Saturday, March 22
The Web Reacts
How the Internet is responding to the US-Iraq conflict
Anita Bora, Rediff.com, March 22, 2003
While most news sites carried extensive reports of the US invasion of Iraq, it was this first-hand account that caught the attention of many online readers.
"The bombing could come and go in waves, nothing too heavy and not yet comparable to what was going on in 91. All radio and TV stations are still on and while the air raid began the Iraqi TV was showing patriotic songs and didn't even bother to inform viewers that we are under attack."
It continues:"At the moment they are re-airing yesterday's interview with the minister of interior affairs. The sounds of the anti-aircraft artillery is still louder than the booms and bangs which means that they are still far from where we live, but the images we saw on Al Arabia news channel showed a building burning near one of my aunt's house..."
Rise of the personal voice
Under the pseudonym of Salam Pax, this lone Iraqi blogger from within Baghdad city, keeps the world updated with his first hand accounts of the war. In case you're wondering his credibility, a technology writer and blogger has already taken some effort to establish his existence.
"I am elated and worried," writes Kanan Makiya, a leading Iraqi dissident and intellectual, in a 'War Diary' for TNR Online. Makhiya, is the author of the Democratic Principles Working Group report for the State Department's Future of Iraq Project, and has spent the last 25 years working towards this moment, but expresses apprehension about Iraq's uncertain political future.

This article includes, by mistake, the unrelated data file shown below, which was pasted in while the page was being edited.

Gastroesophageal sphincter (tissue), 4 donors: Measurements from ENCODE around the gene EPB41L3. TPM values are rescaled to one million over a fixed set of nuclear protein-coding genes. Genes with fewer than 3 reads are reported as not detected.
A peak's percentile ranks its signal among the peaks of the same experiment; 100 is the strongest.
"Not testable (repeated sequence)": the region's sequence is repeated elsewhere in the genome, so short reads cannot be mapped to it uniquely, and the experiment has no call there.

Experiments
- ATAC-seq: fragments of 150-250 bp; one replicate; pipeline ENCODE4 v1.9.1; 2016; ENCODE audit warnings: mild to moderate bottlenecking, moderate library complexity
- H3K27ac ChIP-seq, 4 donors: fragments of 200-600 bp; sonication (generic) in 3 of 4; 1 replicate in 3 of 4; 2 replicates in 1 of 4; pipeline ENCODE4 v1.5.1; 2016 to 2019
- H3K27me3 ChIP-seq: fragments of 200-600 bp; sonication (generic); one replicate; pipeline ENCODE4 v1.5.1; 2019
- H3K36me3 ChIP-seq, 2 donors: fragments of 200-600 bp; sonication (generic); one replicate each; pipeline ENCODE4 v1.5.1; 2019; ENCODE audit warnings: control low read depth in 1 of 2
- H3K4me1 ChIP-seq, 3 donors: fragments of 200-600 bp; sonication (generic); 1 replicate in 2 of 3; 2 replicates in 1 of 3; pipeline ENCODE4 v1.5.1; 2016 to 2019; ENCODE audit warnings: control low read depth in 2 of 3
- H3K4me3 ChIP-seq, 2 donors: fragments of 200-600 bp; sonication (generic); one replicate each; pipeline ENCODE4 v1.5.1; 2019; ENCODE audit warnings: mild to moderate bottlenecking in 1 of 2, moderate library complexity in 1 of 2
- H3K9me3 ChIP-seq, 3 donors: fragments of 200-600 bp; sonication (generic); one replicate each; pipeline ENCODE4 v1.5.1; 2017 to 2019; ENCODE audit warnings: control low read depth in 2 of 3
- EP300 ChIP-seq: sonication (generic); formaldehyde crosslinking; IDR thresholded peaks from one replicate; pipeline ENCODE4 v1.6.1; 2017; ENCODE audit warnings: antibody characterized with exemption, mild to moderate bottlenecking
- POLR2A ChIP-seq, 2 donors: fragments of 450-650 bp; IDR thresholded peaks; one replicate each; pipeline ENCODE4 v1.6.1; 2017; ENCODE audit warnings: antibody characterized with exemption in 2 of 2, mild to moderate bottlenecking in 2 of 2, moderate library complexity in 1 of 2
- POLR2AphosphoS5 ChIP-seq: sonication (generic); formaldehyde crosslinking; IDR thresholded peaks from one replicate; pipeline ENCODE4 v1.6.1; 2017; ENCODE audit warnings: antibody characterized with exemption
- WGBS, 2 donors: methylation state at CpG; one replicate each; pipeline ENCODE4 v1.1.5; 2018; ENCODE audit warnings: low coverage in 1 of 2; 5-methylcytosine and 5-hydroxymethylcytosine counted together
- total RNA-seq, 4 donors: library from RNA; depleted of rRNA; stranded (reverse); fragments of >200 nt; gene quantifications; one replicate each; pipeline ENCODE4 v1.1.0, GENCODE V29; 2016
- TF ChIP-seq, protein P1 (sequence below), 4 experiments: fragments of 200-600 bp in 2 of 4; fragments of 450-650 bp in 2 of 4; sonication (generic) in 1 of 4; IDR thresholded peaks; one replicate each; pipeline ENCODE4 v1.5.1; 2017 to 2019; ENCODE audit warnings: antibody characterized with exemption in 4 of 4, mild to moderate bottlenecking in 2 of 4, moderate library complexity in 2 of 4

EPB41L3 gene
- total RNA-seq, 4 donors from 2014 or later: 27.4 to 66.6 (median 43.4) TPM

The personal voice is stronger during this war than ever before making the Web a multidimensional experience. While most online sites prepare for heavy traffic, surfers are turning to Web logs, discussion forums and personal sites for an added perspective. [...]
The spoils of war
Sunanda K Datta Ray, Rediff.comMarch 22, 2003
So, I was not surprised to read that Halliburton, the Texas-based oil and construction company, is rubbing its hands in anticipation of the money to be raked in from Saddam Hussain's downfall.
A Halliburton subsidiary, Kellogg Brown and Root, is among the five American companies bidding for contracts to restore Iraq's infrastructure after US forces have ravaged it.
The US defence department, run by Donald Rumsfeld, has already awarded Kellogg Brown and Root a contract to extinguish oil wells to which the Iraqis set fire. The contracts could be worth $900 million.[...]